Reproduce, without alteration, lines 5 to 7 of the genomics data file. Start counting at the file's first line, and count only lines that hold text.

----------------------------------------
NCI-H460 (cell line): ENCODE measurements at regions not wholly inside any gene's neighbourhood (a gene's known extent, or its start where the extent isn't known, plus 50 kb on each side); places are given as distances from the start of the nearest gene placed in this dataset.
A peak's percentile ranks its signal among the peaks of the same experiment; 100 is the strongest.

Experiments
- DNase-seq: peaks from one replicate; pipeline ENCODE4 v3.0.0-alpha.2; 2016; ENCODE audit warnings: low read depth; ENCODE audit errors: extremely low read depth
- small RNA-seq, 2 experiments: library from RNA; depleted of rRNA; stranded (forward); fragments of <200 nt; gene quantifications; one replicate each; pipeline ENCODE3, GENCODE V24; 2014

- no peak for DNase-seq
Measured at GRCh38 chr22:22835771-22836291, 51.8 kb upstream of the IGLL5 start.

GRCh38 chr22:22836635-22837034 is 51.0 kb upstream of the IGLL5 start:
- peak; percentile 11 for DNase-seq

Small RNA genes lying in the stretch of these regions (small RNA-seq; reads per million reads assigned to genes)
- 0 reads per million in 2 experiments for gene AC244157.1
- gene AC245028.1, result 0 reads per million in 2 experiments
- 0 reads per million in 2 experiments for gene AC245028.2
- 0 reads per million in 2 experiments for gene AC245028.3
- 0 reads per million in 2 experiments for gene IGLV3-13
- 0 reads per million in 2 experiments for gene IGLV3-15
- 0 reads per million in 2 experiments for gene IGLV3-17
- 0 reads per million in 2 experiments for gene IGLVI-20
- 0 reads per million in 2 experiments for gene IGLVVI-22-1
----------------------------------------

- small RNA-seq, 2 experiments: library from RNA; depleted of rRNA; stranded (forward); fragments of <200 nt; gene quantifications; one replicate each; pipeline ENCODE3, GENCODE V24; 2014

- no peak for DNase-seq
Measured at GRCh38 chr22:22835771-22836291, 51.8 kb upstream of the IGLL5 start.